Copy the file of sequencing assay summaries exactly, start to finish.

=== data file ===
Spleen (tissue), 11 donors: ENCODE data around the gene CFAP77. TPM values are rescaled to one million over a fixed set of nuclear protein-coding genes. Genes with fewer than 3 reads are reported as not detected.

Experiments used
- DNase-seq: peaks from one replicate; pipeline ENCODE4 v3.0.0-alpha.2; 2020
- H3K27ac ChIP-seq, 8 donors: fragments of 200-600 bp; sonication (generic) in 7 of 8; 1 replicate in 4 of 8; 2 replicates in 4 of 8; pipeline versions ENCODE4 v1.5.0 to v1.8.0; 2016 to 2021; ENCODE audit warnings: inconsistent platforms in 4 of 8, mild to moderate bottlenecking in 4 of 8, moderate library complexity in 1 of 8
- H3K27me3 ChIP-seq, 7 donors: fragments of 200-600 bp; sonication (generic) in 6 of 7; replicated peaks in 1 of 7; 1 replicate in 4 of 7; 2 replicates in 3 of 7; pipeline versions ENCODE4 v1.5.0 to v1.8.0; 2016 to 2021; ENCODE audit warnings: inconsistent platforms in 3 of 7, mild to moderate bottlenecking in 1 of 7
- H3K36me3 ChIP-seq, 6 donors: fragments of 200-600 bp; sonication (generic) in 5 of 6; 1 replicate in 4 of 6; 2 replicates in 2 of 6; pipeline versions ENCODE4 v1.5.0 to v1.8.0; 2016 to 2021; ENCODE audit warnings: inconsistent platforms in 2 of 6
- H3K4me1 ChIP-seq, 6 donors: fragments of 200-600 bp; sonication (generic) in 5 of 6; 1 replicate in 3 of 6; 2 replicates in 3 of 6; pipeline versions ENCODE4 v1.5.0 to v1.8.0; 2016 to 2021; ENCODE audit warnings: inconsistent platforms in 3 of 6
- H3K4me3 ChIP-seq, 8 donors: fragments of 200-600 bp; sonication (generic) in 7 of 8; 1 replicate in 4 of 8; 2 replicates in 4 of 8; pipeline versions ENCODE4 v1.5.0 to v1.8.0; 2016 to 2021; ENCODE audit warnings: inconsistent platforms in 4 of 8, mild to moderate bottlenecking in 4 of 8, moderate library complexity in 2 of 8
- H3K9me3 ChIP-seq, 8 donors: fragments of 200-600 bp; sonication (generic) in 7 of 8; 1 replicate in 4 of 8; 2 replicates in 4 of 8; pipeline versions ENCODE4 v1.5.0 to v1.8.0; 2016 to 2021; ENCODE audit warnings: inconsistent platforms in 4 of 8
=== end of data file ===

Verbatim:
Spleen (tissue), 11 donors: ENCODE data around the gene CFAP77. TPM values are rescaled to one million over a fixed set of nuclear protein-coding genes. Genes with fewer than 3 reads are reported as not detected.

Experiments used
- DNase-seq: peaks from one replicate; pipeline ENCODE4 v3.0.0-alpha.2; 2020
- H3K27ac ChIP-seq, 8 donors: fragments of 200-600 bp; sonication (generic) in 7 of 8; 1 replicate in 4 of 8; 2 replicates in 4 of 8; pipeline versions ENCODE4 v1.5.0 to v1.8.0; 2016 to 2021; ENCODE audit warnings: inconsistent platforms in 4 of 8, mild to moderate bottlenecking in 4 of 8, moderate library complexity in 1 of 8
- H3K27me3 ChIP-seq, 7 donors: fragments of 200-600 bp; sonication (generic) in 6 of 7; replicated peaks in 1 of 7; 1 replicate in 4 of 7; 2 replicates in 3 of 7; pipeline versions ENCODE4 v1.5.0 to v1.8.0; 2016 to 2021; ENCODE audit warnings: inconsistent platforms in 3 of 7, mild to moderate bottlenecking in 1 of 7
- H3K36me3 ChIP-seq, 6 donors: fragments of 200-600 bp; sonication (generic) in 5 of 6; 1 replicate in 4 of 6; 2 replicates in 2 of 6; pipeline versions ENCODE4 v1.5.0 to v1.8.0; 2016 to 2021; ENCODE audit warnings: inconsistent platforms in 2 of 6
- H3K4me1 ChIP-seq, 6 donors: fragments of 200-600 bp; sonication (generic) in 5 of 6; 1 replicate in 3 of 6; 2 replicates in 3 of 6; pipeline versions ENCODE4 v1.5.0 to v1.8.0; 2016 to 2021; ENCODE audit warnings: inconsistent platforms in 3 of 6
- H3K4me3 ChIP-seq, 8 donors: fragments of 200-600 bp; sonication (generic) in 7 of 8; 1 replicate in 4 of 8; 2 replicates in 4 of 8; pipeline versions ENCODE4 v1.5.0 to v1.8.0; 2016 to 2021; ENCODE audit warnings: inconsistent platforms in 4 of 8, mild to moderate bottlenecking in 4 of 8, moderate library complexity in 2 of 8
- H3K9me3 ChIP-seq, 8 donors: fragments of 200-600 bp; sonication (generic) in 7 of 8; 1 replicate in 4 of 8; 2 replicates in 4 of 8; pipeline versions ENCODE4 v1.5.0 to v1.8.0; 2016 to 2021; ENCODE audit warnings: inconsistent platforms in 4 of 8